NEW YORK—It’s been 40 years since The Beatles split up, but their popularity lives on, minus the hysterical Beatlemania of the 60s. Thousands of people still travel on a musical pilgrimage to Strawberry Fields, the area where John Lennon used to play as a child. It is also the title of a song that would later become a Beatles’ anthem.
Fans will be delighted to hear that 50 lots of unpublished and never-before-seen photographs of The Beatles’ first visit to America in 1964 will be up for auction at Christie’s New York on July 20.
Two days after their momentous American debut on “The Ed Sullivan Show,” The Beatles performed their first U.S. concert at the Washington Coliseum.
According to a recent article in The Telegraph, Sir Paul McCartney said they’d seen many other British pop bands fail in the United States, and they were determined not to. They waited until they had a No. 1 hit in the United States, which happened in 1963 with “I Want to Hold Your Hand.”
“It was very clear in my mind. We cannot go there until we have cracked it with a record,” McCartney said in The Telegraph.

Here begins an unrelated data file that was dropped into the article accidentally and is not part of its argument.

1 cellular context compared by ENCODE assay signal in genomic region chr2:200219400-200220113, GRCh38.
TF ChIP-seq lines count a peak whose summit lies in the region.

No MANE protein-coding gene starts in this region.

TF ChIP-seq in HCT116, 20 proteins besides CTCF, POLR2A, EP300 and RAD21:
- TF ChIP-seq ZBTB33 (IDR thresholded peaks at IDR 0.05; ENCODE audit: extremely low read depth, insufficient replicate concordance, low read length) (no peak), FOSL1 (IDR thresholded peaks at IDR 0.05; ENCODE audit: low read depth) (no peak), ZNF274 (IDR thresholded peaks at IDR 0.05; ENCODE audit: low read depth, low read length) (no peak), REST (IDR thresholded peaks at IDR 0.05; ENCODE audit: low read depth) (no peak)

It was only two years later that The Beatles stopped performing live for a while, as the girls would scream so loud they couldn’t hear themselves singing, noted Simeon Lipman, Christie’s pop culture consultant to the Associated Press.
Mike Mitchell, who was only 18 at the time, captured dozens of intimate and exciting photos of the band. Mitchell had special press access to the events surrounding The Beatles’ U.S. tour, including their arrival at Union Station, the press conference before the show, and unrestricted stage-front access for the whole concert at the Coliseum.
Mitchell told the Associated Press (AP) that there were no cordoned-off media pens or tight security during the concert.
A highlight of the sale is a backlit photo of the band with illuminating light halos around their heads. Mitchell shot it at a press conference while he was standing behind the Beatles.
The sale, The Beatles Illuminated: The Discovered Works of Mike Mitchell, is expected to reach in the region of $100,000.
The black-and-white prints have been priced “in an attractive way” to attract a broader range of collectors, according to Cathy Elkies, Christie’s director of iconic collections, in an AP report. “Beatles fans are fierce. To uncover this trove of images that’s never been published will really excite people,” Elkies told the AP.
Christie’s London galleries will display the photos first on June 11–12, and then at other venues around London before moving to New York’s Rockefeller Plaza from July 11–20, with the auction at 7 p.m. on July 20.